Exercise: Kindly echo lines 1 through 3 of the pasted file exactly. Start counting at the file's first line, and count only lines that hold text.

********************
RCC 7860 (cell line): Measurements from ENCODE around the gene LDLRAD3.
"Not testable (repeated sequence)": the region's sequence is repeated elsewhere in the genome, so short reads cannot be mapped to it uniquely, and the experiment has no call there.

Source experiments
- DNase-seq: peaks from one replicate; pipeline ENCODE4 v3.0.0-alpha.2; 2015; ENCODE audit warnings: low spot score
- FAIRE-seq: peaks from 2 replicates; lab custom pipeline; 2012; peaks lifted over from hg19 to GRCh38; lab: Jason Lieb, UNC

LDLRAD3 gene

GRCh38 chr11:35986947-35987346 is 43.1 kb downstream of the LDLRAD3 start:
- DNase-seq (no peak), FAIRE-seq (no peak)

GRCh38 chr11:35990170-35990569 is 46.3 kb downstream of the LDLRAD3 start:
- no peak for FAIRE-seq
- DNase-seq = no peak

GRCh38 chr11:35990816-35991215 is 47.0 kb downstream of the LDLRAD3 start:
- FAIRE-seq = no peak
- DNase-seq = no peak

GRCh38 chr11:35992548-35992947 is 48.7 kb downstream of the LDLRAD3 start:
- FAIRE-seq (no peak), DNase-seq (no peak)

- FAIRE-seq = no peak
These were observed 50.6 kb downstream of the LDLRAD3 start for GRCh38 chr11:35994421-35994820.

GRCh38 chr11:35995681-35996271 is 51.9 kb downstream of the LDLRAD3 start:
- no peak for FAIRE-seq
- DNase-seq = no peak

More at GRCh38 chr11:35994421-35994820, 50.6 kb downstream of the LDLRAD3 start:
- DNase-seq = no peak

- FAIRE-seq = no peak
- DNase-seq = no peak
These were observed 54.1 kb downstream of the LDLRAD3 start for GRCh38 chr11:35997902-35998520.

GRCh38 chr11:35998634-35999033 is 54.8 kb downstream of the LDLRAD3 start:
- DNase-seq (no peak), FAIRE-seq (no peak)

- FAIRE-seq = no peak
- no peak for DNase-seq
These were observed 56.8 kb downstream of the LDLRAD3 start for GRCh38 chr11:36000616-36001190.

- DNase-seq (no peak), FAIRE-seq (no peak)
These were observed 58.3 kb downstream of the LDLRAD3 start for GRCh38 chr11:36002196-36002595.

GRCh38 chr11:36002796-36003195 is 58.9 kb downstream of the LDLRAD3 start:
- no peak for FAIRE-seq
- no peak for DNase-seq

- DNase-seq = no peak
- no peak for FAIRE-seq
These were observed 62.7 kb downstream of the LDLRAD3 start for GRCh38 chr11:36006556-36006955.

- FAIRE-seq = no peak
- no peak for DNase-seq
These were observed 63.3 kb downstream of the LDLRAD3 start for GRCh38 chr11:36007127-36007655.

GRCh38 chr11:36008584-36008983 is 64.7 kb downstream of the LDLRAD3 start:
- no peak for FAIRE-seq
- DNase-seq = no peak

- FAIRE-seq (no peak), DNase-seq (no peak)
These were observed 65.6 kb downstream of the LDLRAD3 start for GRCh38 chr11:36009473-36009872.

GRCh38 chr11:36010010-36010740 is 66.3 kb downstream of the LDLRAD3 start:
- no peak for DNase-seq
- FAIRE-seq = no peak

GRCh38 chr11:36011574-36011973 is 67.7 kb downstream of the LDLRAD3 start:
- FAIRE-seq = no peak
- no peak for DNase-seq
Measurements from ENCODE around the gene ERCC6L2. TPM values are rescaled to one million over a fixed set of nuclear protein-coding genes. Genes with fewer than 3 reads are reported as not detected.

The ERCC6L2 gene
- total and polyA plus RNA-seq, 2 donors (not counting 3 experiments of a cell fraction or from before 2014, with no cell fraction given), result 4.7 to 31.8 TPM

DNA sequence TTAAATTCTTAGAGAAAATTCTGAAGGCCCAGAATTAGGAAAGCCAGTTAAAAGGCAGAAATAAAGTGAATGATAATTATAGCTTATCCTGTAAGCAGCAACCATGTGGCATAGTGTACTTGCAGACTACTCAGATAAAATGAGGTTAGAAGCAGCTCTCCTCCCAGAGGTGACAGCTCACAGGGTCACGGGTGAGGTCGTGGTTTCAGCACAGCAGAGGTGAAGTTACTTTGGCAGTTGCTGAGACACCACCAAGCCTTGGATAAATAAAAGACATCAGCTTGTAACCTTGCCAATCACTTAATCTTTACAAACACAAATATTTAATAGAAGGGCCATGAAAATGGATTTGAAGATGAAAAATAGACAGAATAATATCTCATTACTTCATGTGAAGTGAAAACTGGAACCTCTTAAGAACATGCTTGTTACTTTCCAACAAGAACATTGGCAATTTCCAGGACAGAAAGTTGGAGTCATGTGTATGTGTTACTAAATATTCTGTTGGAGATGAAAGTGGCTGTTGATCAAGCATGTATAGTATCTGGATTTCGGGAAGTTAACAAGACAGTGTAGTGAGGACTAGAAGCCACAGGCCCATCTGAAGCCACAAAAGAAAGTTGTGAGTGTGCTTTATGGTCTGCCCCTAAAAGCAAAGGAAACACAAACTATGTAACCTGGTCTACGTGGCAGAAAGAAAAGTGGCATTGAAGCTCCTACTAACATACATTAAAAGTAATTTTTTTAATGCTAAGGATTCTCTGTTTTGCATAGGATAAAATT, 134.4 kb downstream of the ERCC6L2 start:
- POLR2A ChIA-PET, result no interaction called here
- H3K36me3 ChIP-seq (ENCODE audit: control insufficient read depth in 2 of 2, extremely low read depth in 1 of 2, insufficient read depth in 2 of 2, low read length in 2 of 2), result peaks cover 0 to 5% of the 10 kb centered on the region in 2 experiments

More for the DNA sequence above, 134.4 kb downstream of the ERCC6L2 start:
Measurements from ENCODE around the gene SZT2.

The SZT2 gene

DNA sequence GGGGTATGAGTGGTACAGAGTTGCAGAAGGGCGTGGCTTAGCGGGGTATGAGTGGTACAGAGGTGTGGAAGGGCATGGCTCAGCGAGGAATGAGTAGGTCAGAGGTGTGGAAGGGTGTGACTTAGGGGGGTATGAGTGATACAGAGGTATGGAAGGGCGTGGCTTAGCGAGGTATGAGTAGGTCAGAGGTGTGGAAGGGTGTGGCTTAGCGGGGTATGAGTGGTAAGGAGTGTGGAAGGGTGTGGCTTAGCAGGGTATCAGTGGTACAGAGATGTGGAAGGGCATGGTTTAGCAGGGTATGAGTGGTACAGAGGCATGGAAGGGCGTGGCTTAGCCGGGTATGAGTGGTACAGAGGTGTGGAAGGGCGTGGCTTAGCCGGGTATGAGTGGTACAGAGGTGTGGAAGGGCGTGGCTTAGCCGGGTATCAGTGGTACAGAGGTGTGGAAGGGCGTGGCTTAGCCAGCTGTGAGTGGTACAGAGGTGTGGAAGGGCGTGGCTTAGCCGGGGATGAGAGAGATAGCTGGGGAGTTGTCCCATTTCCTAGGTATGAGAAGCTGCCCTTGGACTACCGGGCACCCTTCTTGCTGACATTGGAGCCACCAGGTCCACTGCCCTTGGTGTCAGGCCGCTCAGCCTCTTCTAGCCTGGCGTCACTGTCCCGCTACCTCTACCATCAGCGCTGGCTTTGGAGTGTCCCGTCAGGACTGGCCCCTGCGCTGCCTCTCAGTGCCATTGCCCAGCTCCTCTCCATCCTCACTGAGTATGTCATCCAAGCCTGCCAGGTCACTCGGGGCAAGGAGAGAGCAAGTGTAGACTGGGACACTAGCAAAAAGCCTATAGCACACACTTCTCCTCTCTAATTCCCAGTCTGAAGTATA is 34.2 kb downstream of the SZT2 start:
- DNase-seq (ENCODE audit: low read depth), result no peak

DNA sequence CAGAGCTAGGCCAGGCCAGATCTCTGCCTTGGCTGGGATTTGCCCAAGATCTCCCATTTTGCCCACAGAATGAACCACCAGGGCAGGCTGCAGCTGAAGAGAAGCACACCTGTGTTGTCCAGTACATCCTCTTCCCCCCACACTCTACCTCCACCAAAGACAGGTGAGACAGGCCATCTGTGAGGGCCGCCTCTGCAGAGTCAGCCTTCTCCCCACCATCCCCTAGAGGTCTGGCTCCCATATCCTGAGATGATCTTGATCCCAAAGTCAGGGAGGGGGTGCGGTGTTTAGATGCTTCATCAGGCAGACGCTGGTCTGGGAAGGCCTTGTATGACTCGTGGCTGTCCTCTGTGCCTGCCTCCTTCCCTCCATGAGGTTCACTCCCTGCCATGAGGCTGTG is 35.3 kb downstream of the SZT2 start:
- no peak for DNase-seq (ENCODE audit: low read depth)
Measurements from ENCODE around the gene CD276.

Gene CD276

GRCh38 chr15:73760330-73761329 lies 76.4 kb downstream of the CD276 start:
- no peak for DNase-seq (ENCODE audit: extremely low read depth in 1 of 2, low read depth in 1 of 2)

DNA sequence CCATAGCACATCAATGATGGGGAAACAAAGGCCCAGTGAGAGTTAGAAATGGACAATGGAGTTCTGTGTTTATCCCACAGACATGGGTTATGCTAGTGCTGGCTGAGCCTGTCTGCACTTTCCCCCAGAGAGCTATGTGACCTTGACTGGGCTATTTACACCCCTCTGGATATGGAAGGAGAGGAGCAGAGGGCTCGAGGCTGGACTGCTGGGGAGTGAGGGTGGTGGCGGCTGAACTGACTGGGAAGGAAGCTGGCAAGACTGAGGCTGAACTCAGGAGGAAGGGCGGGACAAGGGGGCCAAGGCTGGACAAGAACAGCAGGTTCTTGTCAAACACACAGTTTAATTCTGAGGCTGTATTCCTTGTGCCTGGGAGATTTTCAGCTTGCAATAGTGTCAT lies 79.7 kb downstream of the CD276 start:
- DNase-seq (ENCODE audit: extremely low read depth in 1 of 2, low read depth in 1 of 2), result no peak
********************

RCC 7860 (cell line): Measurements from ENCODE around the gene LDLRAD3.
"Not testable (repeated sequence)": the region's sequence is repeated elsewhere in the genome, so short reads cannot be mapped to it uniquely, and the experiment has no call there.

Source experiments